Oil set for longest losing run since 2021


Oil fell for a fourth day, set for the longest losing run in more than a year, as investors fretted that a global slowdown would hurt energy consumption and an industry report pointed to a major build in US inventories.

West Texas Intermediate fell toward $87 a barrel following a drop of almost 6% over the prior three days.

On Wednesday, minutes from the Federal Reserve showed officials committed to raising interest rates to a restrictive level and holding them there to curb inflation, potentially slowing growth.

Figures from the industry-funded American Petroleum Institute, meanwhile, showed an increase of more than 7 million barrels last week, according to people familiar with the release. Official data will follow later Thursday.

Crude rallied last week as the Organization of Petroleum Exporting Countries and its allies agreed to cut oil supply, but that advance has been partially unwound since Monday.

Traders have become increasingly concerned about the scope for a global recession and slump in oil consumption, as well as the drag from a strengthening dollar and China’s Covid Zero strategy.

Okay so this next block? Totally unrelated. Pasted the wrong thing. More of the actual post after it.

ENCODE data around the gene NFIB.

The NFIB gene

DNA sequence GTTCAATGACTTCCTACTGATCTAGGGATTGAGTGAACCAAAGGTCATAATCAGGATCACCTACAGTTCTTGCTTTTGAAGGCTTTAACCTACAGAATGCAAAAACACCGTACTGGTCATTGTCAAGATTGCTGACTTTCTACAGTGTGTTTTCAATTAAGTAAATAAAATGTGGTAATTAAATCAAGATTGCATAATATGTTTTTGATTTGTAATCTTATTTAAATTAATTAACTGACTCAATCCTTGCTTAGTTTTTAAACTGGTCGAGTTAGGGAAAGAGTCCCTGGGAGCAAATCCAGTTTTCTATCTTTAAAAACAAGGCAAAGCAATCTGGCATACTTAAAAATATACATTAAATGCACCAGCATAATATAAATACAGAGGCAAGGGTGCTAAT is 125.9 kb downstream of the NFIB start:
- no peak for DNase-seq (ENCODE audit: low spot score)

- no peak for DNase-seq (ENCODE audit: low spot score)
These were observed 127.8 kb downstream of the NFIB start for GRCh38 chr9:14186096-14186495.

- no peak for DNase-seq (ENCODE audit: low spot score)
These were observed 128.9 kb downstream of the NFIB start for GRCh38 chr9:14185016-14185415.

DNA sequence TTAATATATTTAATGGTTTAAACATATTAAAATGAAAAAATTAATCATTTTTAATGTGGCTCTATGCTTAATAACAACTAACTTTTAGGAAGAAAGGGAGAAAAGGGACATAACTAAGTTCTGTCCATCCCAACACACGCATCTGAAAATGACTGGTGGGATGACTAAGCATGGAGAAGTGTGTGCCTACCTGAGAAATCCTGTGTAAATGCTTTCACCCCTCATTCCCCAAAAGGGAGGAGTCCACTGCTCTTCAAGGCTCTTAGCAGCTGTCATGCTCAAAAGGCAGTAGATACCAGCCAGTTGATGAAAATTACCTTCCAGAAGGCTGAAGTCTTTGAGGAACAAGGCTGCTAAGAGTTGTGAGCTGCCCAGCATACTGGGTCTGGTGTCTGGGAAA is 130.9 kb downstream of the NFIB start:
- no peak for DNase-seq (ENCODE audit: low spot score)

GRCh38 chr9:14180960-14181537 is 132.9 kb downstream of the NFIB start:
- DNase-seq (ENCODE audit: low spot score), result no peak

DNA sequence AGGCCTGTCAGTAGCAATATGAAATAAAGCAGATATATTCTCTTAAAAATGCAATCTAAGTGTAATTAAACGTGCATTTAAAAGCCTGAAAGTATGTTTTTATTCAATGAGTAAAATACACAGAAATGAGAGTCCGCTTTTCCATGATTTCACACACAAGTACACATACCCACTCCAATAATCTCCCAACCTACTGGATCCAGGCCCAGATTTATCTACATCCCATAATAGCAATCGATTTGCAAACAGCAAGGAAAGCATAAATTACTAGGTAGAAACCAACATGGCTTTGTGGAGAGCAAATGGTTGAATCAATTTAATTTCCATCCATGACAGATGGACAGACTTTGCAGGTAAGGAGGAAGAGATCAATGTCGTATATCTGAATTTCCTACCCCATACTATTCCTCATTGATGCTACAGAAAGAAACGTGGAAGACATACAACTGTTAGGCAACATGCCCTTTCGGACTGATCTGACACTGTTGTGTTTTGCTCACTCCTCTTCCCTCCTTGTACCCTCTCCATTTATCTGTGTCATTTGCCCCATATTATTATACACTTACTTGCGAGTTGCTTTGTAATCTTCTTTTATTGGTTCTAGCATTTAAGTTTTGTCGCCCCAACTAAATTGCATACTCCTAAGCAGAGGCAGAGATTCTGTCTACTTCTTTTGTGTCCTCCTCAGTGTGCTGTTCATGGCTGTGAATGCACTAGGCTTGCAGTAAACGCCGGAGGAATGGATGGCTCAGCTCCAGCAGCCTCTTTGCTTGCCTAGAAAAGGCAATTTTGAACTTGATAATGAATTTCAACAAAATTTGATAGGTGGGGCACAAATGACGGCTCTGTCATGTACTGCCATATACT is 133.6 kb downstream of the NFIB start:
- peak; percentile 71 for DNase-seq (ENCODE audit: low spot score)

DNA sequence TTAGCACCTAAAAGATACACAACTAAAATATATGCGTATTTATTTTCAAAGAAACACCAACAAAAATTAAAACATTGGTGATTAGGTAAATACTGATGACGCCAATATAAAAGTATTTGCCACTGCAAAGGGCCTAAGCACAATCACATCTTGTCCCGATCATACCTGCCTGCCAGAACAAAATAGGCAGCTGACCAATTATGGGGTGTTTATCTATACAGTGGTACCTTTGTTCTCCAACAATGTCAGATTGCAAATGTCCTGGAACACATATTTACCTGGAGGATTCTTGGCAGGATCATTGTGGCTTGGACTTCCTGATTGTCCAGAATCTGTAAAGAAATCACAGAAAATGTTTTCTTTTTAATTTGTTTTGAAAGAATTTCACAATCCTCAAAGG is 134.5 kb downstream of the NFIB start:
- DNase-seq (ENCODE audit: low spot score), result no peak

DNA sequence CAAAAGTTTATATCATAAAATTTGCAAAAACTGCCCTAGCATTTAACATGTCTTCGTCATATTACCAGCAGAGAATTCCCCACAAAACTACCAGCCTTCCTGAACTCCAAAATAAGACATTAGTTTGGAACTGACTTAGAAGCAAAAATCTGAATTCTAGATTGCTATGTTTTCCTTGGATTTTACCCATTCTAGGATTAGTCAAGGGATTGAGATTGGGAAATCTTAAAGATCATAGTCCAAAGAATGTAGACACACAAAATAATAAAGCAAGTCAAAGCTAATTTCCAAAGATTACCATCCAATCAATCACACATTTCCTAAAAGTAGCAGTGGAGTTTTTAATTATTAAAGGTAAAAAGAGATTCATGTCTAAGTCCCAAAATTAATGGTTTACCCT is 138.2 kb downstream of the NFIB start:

“The dominant and persistent force is recessionary fears,” said Vandana Hari, founder of Vanda Insights in Singapore.

That said, “the correction from last week’s overbought territory may be almost through. Brent may find a temporary bottom around $90,” she said.


  • WTI for November delivery shed 0.3% to $87.02 a barrel on the New York Mercantile Exchange at 7:40 a.m. in London.
    • Earlier, prices fell as much as 0.5%. A fourth day of losses would be the worst run since August 2021.
  • Brent for December settlement was 0.2% lower at $92.29 a barrel on the ICE Futures Europe exchange.

OPEC reduced forecasts for the amount of its crude needed this quarter, according to a monthly report on Wednesday.

The International Energy Agency will release its analysis of the market later Thursday, shedding further light on demand trends and the likely impact of sanctions on Russian crude flows.

To step up the response to Moscow’s invasion of Ukraine, US officials are leading a plan to impose a cap on the price of Russia’s crude, complementing tighter European Union sanctions that kick in from December.

Countries working to impose the cap will meet over the next several weeks to determine the specific price ceilings, according to a senior US Treasury official.

The week has been studded with warnings that growth will slow as monetary policy tightens.

US President Joe Biden conceded that the US risks a recession, although he played down the likelihood of that outcome. The International Monetary Fund and World Bank also flagged increasing risks.

A stronger US dollar – with a Bloomberg gauge of the currency trading near a record set last month – is also adding to headwinds for crude as it makes the commodity becomes more expensive for overseas buyers.

Widely-watched time spreads have weakened this week. Brent’s prompt spread – the difference between the two nearest contracts – was $1.61 a barrel in backwardation, compared with more than $2 at the end of last week.


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